“I salute the city of Chicago for promoting and celebrating the act of reading and the importance of literature on such a grand, civic scale. In a world where so many senseless and destructive events are constantly taking place, it is especially consoling, and commendable.”
Pulitzer Prize-winning author Jhumpa Lahiri is celebrated for her depiction of immigrant and Indian-American life, yet her poignant stories also capture universal themes of longing, loneliness and barriers of communication. She was born in London in 1967 and raised in Rhode Island. Her Bengali parents, a teacher and a librarian, took their family on regular trips to Calcutta, India to visit extended family. Lahiri completed her B.A. at Barnard College, and from Boston University she earned M.A. degrees in English, Creative Writing, and Comparative Literature and the Arts, as well as a Ph.D. in Renaissance Studies.
Lahiri’s debut collection of short stories, Interpreter of Maladies, was published in 1999 to critical acclaim. Several of these stories had previously appeared in the New Yorker, and she was the recipient of an O. Henry Award for the title story. Lahiri’s characters are often immigrants from India or children of immigrants who deal with issues of cultural displacement, marital troubles and issues of identity. While many of these stories are set in the United States, Lahiri’s time in Calcutta is evident in her occasional use of Indian locales.
The Washington Post praised Interpreter of Maladies as “accomplished, insightful and deeply American,” and The Village Voice wrote that Lahiri’s debut collection “speaks to anyone who has ever felt like a foreigner—at home or abroad.” Lahiri has traced her own feelings of cultural displacement to childhood: “When I was growing up…I felt neither Indian nor American. Like many immigrant offspring I felt intense pressure to be two things, loyal to the old world and fluent in the new, approved of on either side of the hyphen.” In addition to her own sense of disorientation, Lahiri has also described a palpable sense of loss inherited from her immigrant parents and their circle of Indian-American friends. She explains that her writing derives from a “desire to force the two worlds I occupied to mingle on the page.”
In their 1999 summer fiction issue, the New Yorker reprinted “The Third and Final Continent” and named Jhumpa Lahiri one of “the 20 best young fiction writers today.” In 2000, she was awarded the Pulitzer Prize for Fiction, becoming the first person of South Asian origin to win an individual prize. Interpreter of Maladies has since been translated into 29 languages and been a bestseller in both the United States and abroad.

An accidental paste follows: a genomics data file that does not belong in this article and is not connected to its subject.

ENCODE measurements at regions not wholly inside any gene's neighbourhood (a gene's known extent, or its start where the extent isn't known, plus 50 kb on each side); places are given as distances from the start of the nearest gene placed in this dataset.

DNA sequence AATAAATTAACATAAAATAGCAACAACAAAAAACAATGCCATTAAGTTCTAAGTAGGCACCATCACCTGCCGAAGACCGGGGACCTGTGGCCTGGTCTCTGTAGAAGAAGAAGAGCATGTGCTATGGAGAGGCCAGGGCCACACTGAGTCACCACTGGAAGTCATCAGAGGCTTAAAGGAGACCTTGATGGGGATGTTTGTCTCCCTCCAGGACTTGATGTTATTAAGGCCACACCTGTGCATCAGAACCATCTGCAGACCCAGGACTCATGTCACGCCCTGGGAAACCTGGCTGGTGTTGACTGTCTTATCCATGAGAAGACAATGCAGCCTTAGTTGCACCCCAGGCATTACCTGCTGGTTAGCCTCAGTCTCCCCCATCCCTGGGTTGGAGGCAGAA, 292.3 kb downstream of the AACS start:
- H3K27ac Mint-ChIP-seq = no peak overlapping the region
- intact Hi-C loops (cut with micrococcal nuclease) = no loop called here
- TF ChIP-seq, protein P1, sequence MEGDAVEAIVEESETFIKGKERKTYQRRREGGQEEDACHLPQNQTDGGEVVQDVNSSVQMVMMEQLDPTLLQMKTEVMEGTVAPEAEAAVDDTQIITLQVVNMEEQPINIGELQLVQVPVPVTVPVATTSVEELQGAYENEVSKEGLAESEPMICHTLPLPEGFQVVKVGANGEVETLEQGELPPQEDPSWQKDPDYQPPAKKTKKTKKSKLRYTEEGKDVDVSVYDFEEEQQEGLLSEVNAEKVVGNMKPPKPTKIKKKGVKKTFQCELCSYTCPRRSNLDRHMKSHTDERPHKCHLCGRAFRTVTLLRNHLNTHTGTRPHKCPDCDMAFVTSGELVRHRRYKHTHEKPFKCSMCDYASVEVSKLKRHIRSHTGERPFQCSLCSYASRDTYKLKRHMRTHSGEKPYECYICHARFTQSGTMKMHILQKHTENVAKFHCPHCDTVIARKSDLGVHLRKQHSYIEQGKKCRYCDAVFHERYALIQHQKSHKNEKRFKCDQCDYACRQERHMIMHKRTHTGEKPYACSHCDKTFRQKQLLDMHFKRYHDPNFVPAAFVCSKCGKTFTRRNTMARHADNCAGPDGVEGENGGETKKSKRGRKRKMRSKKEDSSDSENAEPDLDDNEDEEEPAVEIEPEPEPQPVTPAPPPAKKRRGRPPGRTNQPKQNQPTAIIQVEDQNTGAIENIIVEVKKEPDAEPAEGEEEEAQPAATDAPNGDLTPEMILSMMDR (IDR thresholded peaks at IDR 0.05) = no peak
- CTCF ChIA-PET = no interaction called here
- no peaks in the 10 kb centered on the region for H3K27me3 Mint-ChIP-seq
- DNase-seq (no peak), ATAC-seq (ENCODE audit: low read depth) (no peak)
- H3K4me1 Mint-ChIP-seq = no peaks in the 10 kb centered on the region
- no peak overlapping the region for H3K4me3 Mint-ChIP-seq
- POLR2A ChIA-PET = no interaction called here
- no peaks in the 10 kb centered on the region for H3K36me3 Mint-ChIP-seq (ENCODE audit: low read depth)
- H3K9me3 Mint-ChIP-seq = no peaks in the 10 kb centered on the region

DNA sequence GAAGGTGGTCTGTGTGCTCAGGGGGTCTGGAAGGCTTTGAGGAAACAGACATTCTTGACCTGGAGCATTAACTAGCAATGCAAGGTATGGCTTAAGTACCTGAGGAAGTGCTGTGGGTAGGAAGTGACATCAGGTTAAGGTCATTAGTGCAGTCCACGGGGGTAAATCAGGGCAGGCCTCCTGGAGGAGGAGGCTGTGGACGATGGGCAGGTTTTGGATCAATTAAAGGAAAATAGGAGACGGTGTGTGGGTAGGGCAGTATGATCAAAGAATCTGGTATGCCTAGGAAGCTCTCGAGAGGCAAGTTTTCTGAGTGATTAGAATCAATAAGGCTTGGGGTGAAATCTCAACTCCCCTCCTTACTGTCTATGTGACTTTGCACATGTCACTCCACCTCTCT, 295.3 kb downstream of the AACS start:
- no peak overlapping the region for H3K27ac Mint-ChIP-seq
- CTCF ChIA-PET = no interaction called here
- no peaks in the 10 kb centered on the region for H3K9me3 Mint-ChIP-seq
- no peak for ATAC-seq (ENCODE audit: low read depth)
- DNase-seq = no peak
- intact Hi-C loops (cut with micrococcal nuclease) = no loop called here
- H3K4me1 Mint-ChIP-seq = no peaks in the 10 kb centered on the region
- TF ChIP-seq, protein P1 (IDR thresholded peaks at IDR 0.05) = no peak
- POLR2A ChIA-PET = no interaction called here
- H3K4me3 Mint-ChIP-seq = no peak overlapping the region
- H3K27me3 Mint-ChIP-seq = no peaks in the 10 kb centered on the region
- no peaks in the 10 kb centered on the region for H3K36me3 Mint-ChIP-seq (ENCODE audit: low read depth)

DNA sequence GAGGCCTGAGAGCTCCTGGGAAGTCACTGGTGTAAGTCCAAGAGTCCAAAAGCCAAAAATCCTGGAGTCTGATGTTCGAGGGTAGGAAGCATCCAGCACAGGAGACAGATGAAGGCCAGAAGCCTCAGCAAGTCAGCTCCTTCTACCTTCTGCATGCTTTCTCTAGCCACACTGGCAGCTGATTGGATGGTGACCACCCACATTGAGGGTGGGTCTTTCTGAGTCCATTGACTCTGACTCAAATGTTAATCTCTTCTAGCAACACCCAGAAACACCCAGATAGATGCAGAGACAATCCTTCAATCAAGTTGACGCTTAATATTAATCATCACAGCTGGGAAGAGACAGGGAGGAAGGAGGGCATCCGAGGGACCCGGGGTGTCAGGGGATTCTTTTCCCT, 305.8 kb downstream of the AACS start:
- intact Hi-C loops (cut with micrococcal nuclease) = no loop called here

The New York Times Book Review has compared Lahiri’s achievement to Twinkle’s, the feisty protagonist of “This Blessed House.” Like Twinkle, Lahiri “breathes unpredictable life into the page, and the reader finishes each story reseduced, wishing he could spend a whole novel with its characters…To use the word Sanjeev eventually applies to Twinkle, Lahiri is wow.”
The Namesake, Lahiri’s first novel, was published in 2003. She was again praised for her deft portrayal of the immigrant experience and her characters again deal with complex issues of cultural and generational gaps. Gogol Ganguli, the novel’s main character, is a young man negotiating the divide between his parents’ traditional Indian roots and his own American identity. The Namesake appeared on the New York Times bestseller list for several weeks, and a film version directed by Mira Nair was released in March 2007.
Lahiri has taught creative writing at Boston University and the Rhode Island School of Design. Additional honors include a PEN/Hemingway Award for Interpreter of Maladies, the American Academy of Arts & Letters Addison M. Metcalf Award and a Guggenheim Fellowship in 2002. She has been a fellow at the Fine Arts Work Center in Provincetown and now lives in New York City with her husband, Guatemalan-American journalist Alberto Vourvoulias, and their two children.
- “Jhumpa Lahiri.” Contemporary Authors Online. Gale, 2005.
- Patel, Vibhuti. “The Maladies of Belonging.” Newsweek (Atlantic Edition), v. 134, n. 12 (September 20, 1999).
- Lahiri, Jhumpa. “My Two Lives.” Newsweek, v. 147, n. 10 (March 6, 2006).
Content last updated: October 31, 2006